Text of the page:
As you know I have long been an advocate of capturing student voice and this example demonstrates why. We may set up concrete examples on our tables for students to scaffold each other, but without some form of a capturing that conversation, we only see the end result and not the process and the misconceptions or fallacies. As far as Maureen was concerned, based on the results of her class, they all understood the process and mechanics of subtraction, but the student videos yesterday eloquently showed that they know the process but lack the understanding of how this works. Without the understanding, children will find it difficult to apply the process to other situations.

 

 

Apple TV for staff PD

Written by David on May 15th, 2012.      0 comments

I was working at Pinehill School yesterday.  The staff were all issued with an iPad each last week and after a week of owning one, we ran a staff meeting to allow staff to share their thoughts and share the apps they had discovered and used in class.  I decided to run a ‘Genius Bar.’  I set up my Apple TV on the large TV that is mounted in the staffroom and started the meeting off by showing the staff how they could turn on mirroring on their iPads.  The staff were then able to take it in turns, or not and bump each other off from the screen session to demonstrate the apps that they had been using over the last week.  It was a great session and it also showed to the teachers how an iPad and an Apple TV in their class could be used as a collaborative tool with their students.  The iPads became a multitfunctional mobi.

 

 

App of the Week: Rover

Written by David on May 14th, 2012.      0 comments

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The Rover App

This weeks app of the week is the Rover app.  There is much to love about the iPad but there is also much that is frustrating and one of those frustrations is it’s complete lack of support for all things Flash.  As we know there is much content on the web that is Flash based and when viewed on the iPad a black space where once was content is all that is left.  This is particularly frustrating for educators.  The web is in a state of transition to HTML5 and a post Flash based world of media content.  But for teachers who have assiduously collected links to many resources over the years, much of what they know to be good sites for learning are invisible to them via the iPad.  Many legacy sites and even great current service providers, such as Mathletics are entirely Flash based and will take a long time, if ever to convert their sites from Flash to HTML5 and be a viable resource on the iPad.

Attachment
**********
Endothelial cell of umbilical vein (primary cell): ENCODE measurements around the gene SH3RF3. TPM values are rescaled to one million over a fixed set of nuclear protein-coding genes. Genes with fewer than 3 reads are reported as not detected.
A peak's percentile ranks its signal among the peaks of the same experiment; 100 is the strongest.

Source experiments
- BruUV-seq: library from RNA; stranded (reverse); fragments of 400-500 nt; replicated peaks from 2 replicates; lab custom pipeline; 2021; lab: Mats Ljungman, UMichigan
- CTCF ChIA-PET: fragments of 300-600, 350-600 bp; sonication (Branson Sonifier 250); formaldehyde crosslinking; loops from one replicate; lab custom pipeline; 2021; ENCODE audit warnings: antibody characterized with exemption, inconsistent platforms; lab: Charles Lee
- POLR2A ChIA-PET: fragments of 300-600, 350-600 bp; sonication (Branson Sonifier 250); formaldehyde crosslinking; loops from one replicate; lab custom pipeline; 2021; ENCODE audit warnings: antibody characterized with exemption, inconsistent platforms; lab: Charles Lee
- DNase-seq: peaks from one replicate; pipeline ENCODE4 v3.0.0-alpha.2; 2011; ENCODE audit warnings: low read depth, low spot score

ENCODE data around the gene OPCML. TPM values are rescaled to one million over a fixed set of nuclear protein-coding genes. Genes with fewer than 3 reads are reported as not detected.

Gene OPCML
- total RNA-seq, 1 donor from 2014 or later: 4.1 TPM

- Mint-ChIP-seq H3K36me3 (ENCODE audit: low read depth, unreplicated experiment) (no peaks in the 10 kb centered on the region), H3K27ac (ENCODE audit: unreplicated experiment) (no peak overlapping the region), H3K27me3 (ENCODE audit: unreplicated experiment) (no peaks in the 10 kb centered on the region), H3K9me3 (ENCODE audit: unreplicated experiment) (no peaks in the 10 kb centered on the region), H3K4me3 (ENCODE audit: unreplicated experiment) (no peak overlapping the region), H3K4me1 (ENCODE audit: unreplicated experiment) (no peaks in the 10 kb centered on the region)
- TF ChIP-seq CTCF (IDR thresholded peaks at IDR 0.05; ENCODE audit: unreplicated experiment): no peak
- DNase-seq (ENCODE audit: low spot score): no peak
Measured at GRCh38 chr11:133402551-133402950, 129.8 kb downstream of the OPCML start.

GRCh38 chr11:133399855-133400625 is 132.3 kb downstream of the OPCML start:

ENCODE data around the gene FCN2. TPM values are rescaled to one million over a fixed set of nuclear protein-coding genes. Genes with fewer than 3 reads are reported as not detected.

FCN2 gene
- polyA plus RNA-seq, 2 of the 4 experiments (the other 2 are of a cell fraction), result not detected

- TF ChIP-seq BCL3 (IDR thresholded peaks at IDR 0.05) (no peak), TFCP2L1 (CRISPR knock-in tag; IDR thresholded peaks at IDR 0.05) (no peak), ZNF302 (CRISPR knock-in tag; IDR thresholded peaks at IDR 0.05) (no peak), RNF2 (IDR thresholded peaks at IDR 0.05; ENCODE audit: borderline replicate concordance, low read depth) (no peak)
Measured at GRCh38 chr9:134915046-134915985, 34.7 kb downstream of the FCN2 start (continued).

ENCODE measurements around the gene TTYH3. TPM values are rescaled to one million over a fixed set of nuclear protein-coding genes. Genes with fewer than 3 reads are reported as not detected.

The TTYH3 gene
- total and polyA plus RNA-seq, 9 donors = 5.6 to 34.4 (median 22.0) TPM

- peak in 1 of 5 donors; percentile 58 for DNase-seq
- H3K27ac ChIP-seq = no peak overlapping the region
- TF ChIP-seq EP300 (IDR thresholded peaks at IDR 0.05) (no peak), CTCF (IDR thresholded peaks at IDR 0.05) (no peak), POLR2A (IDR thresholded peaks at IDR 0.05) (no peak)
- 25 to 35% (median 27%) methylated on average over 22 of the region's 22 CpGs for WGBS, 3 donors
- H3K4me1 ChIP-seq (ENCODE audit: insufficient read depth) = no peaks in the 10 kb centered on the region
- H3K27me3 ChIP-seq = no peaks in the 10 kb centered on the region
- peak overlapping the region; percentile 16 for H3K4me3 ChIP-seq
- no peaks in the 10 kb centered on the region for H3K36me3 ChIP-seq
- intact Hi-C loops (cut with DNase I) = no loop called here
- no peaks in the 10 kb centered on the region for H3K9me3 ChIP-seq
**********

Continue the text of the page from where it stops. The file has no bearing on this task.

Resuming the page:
This is where Rover comes in.  It acts like a third party browser and enables you to use your trusted Flash based sites on your iPad.  It is simple, and free and is my app of the week.

 

Zite Magazine

Written by David on May 11th, 2012.      0 comments

It was good to see that our own blog post on Evernote showed up today in the Zite magazine. The truth is that the magazine searches for articles that relate to the tags we have said we are interested in, so it is inevitable that our blog posts will show up. But what is pleasing is that clearly our blog is now part of their crawler engine. Long may that continue.

 

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Scratch Programming

Written by David on May 11th, 2012.      0 comments

I have been working with a teacher at Wakaaranga over the last couple of months and we have been planning and he has been implementing an open ended programming unit.  The students have been given the task of developing a game that will teach other students about some of the facts surrounding the Treaty of Waitangi.  Today was my first visit to the class and I was in ‘role.’  I had been invited into the class as “Mr Kingdom” an executive from EA Games who was to assess the appropriateness of the students plans, and embryonic games.  I spent some time emphasising how projects such as theirs rely on having good plans and good teams, who all know what they have to do.  I was really impressed with how the students reacted to my observations and “Mr Kingdom” will be returning in a fortnight to see just how well they have progressed.

 

ABOUT US

David has been a specialist in the field of elearning for over 12 years. He has presented on elearning at conferences in Europe, Australia and New Zealand. His consultancy work includes education and business clients. READ MORE